21 February 2016, Lagos- Over the past 18 months, crude oil prices have fallen to below $35 per barrel from their apex of above $110 per barrel. They, however, began to gain some notch up that suggests a likely positive price movement in the near future, writes Chineme Okafor
At the last World Economic Forum in Davos, the Minister of State for Petroleum Resources, Dr. Ibe Kachikwu, was clear about his expectations- that oil prices would rise to $40 per barrel by the end of the year.
Kachikwu had said then that: “Oil prices could get worse in the short-term, but the second half of this year holds more promise.”
He had not hidden his desire to see prices pick up and has continued to engage with relevant stakeholders to buoy this desire. And especially with Nigeria’s precarious oil revenue profile – the country had been hit hard by the falling prices of oil – Kachikwu was obviously at variance with Qatar’s desire that production levels long adopted by the Organisation of Petroleum Exporting Countries (OPEC) be kept untouched.
Parts of Kachikwu’s request had been a call on production cuts by fellow producing members of the OPEC and other non-OPEC countries like Russia, to at least shrink the supply glut, squeeze the US producers and shore up prices. He was firmly supported by Venezuela, another country in the same revenue shoes with Nigeria.
Then, oil prices began to rise above $35 per barrel the previous Thursday after a Venezuela-led advocacy has resulted in a proposal to freeze production output. Saudi Arabia – OPEC’s biggest producer and Russia – OPEC’s long-term non-member ally had agreed to a production freeze which Iran also welcomed.
The plan by Russia and Saudi Arabia to freeze output at January production levels, as well as an industry report from the American Petroleum Institute showing a surprise drop in U.S. inventories by 3.3 million barrels resulted in the positive oil price movement.
While the development looks inviting to suggest a rebound in prices, industry experts, however, consider this to be somewhat a little premature. In their analysis, these experts say that a rally northwards in prices may not be a real deal now especially when extant market fundamentals are considered.
For example, OPEC in its February monthly oil market report stated that ongoing excess supply, the weakening Chinese economy and lower seasonal heating demand have continued to weigh heavily on the market, making price movements to rather remain at a depressing level.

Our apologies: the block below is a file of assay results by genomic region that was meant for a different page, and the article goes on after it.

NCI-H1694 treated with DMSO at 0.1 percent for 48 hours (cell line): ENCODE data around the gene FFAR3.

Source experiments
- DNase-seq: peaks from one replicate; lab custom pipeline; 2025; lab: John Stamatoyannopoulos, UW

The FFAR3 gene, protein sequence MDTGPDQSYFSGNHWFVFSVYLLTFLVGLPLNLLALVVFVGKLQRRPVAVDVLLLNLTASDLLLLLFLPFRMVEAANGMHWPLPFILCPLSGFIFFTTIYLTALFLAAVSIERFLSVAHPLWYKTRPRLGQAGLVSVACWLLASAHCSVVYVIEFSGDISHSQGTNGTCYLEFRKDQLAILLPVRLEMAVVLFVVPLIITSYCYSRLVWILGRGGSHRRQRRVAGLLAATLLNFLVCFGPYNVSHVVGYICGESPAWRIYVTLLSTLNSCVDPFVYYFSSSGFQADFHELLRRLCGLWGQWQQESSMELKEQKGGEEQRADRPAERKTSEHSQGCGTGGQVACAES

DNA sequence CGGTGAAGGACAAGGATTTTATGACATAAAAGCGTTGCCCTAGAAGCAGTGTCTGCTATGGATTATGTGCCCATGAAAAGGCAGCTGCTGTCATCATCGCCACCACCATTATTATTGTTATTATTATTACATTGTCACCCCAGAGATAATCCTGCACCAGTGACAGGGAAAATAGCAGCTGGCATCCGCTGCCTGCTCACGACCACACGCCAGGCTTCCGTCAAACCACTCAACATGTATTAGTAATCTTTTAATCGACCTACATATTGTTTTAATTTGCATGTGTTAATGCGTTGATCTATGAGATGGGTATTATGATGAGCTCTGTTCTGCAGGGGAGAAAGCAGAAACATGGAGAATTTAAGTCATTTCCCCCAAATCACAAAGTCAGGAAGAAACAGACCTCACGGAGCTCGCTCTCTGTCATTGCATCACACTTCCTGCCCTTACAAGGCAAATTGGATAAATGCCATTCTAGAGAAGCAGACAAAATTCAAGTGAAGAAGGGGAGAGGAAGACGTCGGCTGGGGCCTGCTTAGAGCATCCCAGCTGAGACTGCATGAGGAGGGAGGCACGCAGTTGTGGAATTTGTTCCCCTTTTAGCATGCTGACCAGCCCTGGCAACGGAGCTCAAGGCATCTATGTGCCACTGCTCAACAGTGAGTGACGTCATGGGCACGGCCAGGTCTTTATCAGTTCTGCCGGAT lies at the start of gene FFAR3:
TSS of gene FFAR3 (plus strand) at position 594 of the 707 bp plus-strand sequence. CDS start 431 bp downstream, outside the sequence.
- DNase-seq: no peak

Moreover, OPEC noted that swelling crude and product inventories have also sustained their pressure on the difficulties oil prices currently face.
In a telephone interaction with THISDAY on this development, especially the planned production output freeze by Saudi Arabia and Russia, the Chief Executive Officer of the International Institute for Petroleum Energy, Law and Policy (IIPELP), Dr. Tim Okon, described the price movement as mere movements that would not last.
“It is not going to be a long-term thing because prices go up and down. These are just noises because the market is also driven by speculations from what you call non-physical barrels and there are people who are making money from those movements and they drive them,” said Okon.
He further stated in relation to the output freeze: “The first aspect is a freeze at what level because the freeze is still at certain oversupply levels. If you are freezing and keeping the oversupply situation, then it is not sustainable in the long term, but if you freeze and economic growth picks up, then the demand side will catch up with the oversupply and therefore prices will firm.”
“So there are two things to consider: a freeze in production which maintains the oversupply situation and so it cannot sustain positive price movement on a long term basis and if the freeze is maintained and economic growth picks up, then there is an economic growth that will drive demand to meet up with supply.
“We need to understand how we got here, it is a supply and demand dynamics and this explains how we got here.
“Freezing and maintaining oversupply does not address long-term the market fundamentals but if it is accompanied by increase in demands from all the usual people that make demands; India, China and all others, then I think that will be it because prices are determined by certain market fundamentals,” Okon added.
While CMC Markets, a UK-based trader, in its analysis believes that oil prices are going to have to rise at some point, it still recognises that there is so much production currently underwater.
CMC Markets notes that oil prices at $34 per barrel could be the next resistance point for the commodity. It explains from a technical perspective that if oil can break above $34 per barrel for a while, then the northwards rally could have some momentum.
Again, at $35 per barrel, many oil and gas companies are cutting their expenditure on energy projects. Royal Dutch Shell for example announced earlier in the month that it had cut its 2016 capital spending to $33 billion, down from its previous projection of $35 billion.
Similarly, reports indicate that US Oklahoma-based Continental Resources also plans to reduce its investment this year by 66 per cent.
Analysts believe that the reduction in capital investment and rig count is not just expected to allow oil and gas companies to save funds to strengthen their balance sheet position, but would also help them to bridge the gap between supply and demand in the coming months.